Pitt Aims to Help Older Populations Rakié Cham, PhD, and April Chambers, PhD, of the Human Movement and Balance Laboratory at the University of Pittsburgh are conducting an AOPA/manufacturer jointly funded study of prosthetic knees. Like BCIT, Pitt’s response to AOPA’s RFP also was recommended for the research award by COPL’s board of directors. Working with a population of adults 65 years and older with unilateral transfemoral amputations, Cham and Chambers are comparing mobility performance measures and risk of falls between microprocessor controlled knee joints (MCKs) and non-microprocessor controlled knees (NMCKs). “Other studies have shown that MCK joints improve certain aspects of gait in young adults, such as side-to-side symmetry, loading patterns, energy consumption, and risk of falling,” says Chambers. “But no studies have determined whether those benefits would apply to an older

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population, typically at a higher risk of falls than young adults.” “We would like to provide some quantitative data as to why it’s important to pay for microprocessor knees,” says Cham. At first, Cham and Chambers observe subjects who are wearing their own prosthetic knees ambulate in various environments (flat surfaces, ramps, stairs) and while being exposed to conditions that dynamically challenge their balance (uneven flooring surfaces, trips/slips). Motioncapture cameras, force plates, and other equipment record full-body movements and biomechanics. The team also assesses mobility performance outside the laboratory using activity monitors, falls diaries, and surveys. Researchers then fit subjects who were using an MCK with an NMCK and vice-versa. Subjects are given eight weeks to become accustomed to their new knees before undergoing the same assessments. The team is using MCKs from the four different manufacturers that are co-funding the study with AOPA although their assignment is random and when researchers process the data, they won’t know which brand was used. Cham hopes this study will lead to larger grants in orthotics and

O&P research may still be in its infancy, but, says Silvia Raschke of the BCIT, “I see a bright future.” She believes educational advances in the field are opening doors for O&P professionals to take their place on interdisciplinary teams. “P&O research is done in teams—prosthetists working with engineers working with biomechanists—and the greatest benefits come from teams,” she says. “Education is absolutely key in this, making sure young people are going into these fields with good critical thinking and an understanding of the interdisciplinary process.” Even more important, says Raschke, is that O&P professionals are claiming their place in the process. “Before, those with advanced degrees were physiotherapists or medical doctors who drove the research theme and the project itself. We had other professions doing our research,” she says. “This is really [instrumental] to the future of P&O research. If we don’t drive our own future, other people will do it for us. We need to be in control of our own destiny.” a Deborah Conn is a contributing writer to O&P Almanac. Reach her at debconn@ cox.net. Editor’s Note: In 2009, AOPA launched another avenue to fund pilot research projects. Initial funding was at the $7,500 level, but that amount increased to $15,000 in 2012. AOPA hopes that results from these studies will gather enough data to attract much higher levels of funding from foundations and government agencies to support more expanded and sophisticated O&P research projects.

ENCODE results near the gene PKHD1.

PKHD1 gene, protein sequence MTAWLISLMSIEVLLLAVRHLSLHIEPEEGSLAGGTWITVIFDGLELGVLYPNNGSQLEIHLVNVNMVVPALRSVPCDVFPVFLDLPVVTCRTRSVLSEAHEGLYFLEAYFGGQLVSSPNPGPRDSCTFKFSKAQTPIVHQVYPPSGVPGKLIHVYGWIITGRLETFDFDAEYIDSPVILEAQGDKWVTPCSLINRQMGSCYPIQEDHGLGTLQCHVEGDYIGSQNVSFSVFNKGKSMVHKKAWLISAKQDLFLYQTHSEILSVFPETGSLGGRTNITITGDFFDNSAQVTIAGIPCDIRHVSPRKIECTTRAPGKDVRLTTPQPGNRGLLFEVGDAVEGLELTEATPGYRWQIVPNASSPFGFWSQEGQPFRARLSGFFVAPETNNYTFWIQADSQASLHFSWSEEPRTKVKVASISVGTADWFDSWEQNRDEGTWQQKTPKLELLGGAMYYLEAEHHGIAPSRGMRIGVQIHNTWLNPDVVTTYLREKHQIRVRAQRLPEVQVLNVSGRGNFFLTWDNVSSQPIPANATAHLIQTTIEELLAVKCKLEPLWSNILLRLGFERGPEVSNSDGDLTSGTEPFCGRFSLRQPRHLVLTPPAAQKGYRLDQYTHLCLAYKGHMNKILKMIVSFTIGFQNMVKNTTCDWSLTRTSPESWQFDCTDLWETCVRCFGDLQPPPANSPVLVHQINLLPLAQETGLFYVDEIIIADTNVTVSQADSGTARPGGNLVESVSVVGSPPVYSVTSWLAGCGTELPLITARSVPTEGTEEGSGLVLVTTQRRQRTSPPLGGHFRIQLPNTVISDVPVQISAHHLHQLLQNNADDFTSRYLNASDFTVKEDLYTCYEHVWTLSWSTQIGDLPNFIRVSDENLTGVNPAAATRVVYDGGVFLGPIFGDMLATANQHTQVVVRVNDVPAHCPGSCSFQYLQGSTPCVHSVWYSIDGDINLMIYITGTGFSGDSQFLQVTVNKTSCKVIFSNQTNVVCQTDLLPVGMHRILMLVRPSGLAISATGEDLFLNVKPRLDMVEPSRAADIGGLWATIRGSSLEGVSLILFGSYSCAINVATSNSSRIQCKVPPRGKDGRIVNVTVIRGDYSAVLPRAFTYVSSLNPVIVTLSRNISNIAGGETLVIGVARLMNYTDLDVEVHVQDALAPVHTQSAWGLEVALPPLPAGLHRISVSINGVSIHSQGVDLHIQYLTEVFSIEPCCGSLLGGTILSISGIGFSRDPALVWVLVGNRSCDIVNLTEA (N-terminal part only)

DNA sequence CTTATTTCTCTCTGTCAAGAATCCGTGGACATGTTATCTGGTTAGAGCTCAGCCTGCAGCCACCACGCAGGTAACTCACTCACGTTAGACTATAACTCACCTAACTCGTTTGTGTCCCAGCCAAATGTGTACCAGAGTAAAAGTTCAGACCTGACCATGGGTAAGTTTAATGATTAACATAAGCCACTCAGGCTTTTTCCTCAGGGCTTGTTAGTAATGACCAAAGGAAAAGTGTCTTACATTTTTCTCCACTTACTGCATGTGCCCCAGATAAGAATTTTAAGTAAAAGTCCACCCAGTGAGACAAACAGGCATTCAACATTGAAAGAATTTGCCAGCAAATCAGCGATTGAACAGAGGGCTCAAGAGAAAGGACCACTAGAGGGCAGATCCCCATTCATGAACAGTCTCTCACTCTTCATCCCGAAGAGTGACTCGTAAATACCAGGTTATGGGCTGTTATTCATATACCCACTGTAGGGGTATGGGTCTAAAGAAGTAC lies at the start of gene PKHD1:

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Shipping Up

To Boston

Don’t miss the chance to learn, network, and experience the 2012 AOPA National Assembly with your O&P peers

W

ith a mix of dynamic learning opportunities, revolutionary technical showcases, and thrilling leisure activities, the 2012 AOPA National Assembly will once again provide an unforgettable experience for professionals in the orthotics, prosthetics, and pedorthic profession. Held in downtown Boston at the Hynes Convention Center and adjoining Sheraton from September 6-9, the Assembly will give industry decision makers the tools they need to advance their practices from both a business and a technological standpoint, and will

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allow them to gain new insight into the state of the O&P field. The AOPA National Assembly has been known to bring together a varied array of speakers and educational sessions structured around the goal of helping attendees adapt their skills to the ever-evolving O&P landscape. With a revamped business certification program, an all-new technical fabrication competition, and countless other instructive offerings, this year’s annual Assembly will undoubtedly remain true to its reputation. And for the first


By S a m Waymi r e

Schedule of Events THURSDAY September 6 8 AM - 3 PM

Thranhardt Golf Classic

8 AM - 5 PM 5:30 PM